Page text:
Bunch of Quitters
So 60% of Twitter users quit after one month or less? Actually, that doesn’t surprise me at all. I don;t think Twitter is necessarily for everyone first off, and more than that, it’s actually kind of difficult to figure out at first, and takes quite a bit of work before you see the benefits. Most of the world simply never gets past the need for instant gratification and takes to the time to find the benefits.
Here’s a simple comparison, go sign up for a new Facebook account. It’ll ask you to import your address book and look for folks you know. It’ll ask you to fill out your profile information, and take the place you work, or the school you went to, and makes those links, so you’re one click away from seeing the search results for other folks with that same information. So you can see your classmates and coworkers within 5, maybe 10, minutes of signing up. Then you can add photos, and fill in all sort of other interests, and information about yourself.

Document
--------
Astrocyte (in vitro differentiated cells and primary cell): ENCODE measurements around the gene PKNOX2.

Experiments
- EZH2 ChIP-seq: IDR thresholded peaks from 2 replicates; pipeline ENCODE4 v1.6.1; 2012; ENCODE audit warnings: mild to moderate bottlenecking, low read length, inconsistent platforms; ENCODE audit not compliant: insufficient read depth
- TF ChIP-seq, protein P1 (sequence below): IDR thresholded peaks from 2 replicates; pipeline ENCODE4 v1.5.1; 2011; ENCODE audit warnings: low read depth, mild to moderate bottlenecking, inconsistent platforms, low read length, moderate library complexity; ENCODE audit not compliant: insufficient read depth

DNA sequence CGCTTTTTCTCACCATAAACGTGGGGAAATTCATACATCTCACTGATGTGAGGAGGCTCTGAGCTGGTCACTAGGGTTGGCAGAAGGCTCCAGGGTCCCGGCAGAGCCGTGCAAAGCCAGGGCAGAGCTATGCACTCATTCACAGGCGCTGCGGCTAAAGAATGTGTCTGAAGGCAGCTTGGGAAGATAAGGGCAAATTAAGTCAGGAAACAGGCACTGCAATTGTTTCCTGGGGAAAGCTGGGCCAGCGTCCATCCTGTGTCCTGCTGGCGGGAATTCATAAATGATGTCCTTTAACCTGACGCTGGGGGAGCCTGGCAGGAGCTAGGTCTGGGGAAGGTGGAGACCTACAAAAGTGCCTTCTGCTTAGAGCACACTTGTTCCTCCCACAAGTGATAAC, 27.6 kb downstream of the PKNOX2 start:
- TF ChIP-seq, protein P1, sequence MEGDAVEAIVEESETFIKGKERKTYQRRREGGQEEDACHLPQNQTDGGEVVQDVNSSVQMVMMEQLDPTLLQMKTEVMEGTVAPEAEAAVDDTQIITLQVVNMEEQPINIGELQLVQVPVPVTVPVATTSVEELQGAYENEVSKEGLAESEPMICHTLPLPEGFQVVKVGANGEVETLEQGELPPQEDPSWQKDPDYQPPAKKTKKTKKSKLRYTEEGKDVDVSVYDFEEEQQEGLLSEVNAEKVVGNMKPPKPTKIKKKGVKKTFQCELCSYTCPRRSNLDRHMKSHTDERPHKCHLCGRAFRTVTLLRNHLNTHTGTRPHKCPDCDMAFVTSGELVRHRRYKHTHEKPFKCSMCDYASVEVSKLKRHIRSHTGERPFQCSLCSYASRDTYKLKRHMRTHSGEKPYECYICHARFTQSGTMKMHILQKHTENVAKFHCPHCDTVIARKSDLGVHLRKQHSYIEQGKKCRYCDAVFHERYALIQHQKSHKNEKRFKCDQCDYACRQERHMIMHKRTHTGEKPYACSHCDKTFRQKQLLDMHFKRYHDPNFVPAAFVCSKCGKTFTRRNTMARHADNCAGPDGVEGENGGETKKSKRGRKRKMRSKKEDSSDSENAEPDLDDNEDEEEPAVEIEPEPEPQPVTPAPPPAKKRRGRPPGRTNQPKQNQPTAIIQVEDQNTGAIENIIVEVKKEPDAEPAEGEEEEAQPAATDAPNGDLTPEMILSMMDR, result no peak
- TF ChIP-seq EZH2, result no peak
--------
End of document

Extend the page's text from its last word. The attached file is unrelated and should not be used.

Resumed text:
Now, go sign up for a new Twitter account. You might be able to figure out how to have Twitter import your email contacts, and identify contacts who are using Twitter, and you can fill out a short profile about yourself, link to a website, and upload one photo. Then what? On Twitter.com how do you find people you might want to follow? How do you identify people you already know from your work or school? You can’t. If you heard about Twitter on TV or read about it in the paper, and decided to check it out, what do you do from here? So, you try it out, and then you decide it’s a waste of time.
Now, of course, if you start Twittering because someone you already know who is a big user, showed it to you, got you signed up and got you connected to some people, Twitter starts to make sense, and the benefits are clear much sooner. I’m betting the quit rate for those folks is less than 60%, at least.
So, will Twitter do something to make it easier to connect, or continue to rely on third-parties to do so? It would help to have something obvious to new users on the site itself. It shouldn’t require high level of web-savviness to use, that only limits the audience.